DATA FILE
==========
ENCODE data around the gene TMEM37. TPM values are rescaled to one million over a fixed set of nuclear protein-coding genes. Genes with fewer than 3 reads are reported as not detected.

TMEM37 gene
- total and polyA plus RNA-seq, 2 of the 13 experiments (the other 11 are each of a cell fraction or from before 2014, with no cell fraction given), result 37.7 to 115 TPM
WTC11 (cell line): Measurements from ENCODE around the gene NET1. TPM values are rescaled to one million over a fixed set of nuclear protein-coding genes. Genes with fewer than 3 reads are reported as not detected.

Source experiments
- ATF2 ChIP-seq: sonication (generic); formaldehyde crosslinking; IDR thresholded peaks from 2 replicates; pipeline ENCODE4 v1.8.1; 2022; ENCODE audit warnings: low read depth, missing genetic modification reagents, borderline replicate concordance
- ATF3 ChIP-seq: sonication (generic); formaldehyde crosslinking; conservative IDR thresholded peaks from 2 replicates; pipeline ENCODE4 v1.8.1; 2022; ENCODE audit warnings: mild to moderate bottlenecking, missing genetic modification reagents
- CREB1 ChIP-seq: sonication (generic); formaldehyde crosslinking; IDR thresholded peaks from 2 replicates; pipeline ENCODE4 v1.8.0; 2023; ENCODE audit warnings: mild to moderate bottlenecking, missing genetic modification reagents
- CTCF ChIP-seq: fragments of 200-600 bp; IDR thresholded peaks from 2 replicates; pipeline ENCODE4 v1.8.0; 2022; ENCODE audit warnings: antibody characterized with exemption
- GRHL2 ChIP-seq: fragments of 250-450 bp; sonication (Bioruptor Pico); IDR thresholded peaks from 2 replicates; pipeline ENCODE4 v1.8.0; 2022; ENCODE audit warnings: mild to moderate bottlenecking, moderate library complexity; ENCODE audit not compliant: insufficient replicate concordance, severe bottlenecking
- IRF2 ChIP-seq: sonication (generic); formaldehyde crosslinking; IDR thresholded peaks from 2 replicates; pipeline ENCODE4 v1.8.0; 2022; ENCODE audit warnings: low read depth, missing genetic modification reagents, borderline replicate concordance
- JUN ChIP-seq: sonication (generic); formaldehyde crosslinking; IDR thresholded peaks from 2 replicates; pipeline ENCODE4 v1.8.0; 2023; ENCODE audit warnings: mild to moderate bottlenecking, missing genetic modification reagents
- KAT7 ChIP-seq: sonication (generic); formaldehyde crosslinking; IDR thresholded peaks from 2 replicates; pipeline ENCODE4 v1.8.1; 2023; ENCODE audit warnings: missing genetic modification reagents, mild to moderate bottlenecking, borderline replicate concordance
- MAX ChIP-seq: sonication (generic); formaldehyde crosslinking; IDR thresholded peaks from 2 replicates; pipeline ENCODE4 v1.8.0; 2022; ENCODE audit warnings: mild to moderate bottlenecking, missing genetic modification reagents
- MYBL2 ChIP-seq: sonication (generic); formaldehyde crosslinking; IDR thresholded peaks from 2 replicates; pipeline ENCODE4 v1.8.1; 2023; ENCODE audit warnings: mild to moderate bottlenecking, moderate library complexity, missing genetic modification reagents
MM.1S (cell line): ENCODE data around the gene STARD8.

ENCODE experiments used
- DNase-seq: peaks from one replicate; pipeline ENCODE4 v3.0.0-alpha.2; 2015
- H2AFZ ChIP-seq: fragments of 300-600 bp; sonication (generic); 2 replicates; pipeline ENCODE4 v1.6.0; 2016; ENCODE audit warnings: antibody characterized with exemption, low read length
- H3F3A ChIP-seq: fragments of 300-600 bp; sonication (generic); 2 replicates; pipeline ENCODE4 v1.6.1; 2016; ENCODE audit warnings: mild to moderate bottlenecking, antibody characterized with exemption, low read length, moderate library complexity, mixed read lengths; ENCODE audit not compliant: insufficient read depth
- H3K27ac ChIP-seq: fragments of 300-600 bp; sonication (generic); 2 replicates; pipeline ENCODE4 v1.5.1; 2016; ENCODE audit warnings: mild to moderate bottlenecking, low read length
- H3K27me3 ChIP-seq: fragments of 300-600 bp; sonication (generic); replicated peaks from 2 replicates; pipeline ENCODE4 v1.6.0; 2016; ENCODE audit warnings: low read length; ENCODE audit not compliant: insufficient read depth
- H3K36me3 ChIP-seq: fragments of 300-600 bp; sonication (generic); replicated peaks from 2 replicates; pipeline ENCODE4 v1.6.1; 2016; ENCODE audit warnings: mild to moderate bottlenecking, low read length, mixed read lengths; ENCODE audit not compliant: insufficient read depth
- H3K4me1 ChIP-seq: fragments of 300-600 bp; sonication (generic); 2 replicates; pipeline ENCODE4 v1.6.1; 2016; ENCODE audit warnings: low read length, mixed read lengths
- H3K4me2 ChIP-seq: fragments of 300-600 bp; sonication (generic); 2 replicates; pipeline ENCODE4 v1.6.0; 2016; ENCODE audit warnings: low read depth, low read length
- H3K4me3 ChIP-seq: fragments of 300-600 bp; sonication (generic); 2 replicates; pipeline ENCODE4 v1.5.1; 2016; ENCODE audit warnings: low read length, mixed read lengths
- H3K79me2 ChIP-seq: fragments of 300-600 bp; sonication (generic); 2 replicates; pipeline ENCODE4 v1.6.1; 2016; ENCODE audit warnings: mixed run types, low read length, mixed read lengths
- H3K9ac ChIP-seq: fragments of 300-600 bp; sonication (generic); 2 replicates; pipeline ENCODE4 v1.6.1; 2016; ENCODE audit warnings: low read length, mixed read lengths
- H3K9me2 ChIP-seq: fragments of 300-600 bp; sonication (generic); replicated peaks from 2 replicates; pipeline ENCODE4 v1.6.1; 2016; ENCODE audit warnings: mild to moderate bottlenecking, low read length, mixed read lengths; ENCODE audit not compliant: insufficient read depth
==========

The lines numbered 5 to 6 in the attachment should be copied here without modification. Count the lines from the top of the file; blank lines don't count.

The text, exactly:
Source experiments
- ATF2 ChIP-seq: sonication (generic); formaldehyde crosslinking; IDR thresholded peaks from 2 replicates; pipeline ENCODE4 v1.8.1; 2022; ENCODE audit warnings: low read depth, missing genetic modification reagents, borderline replicate concordance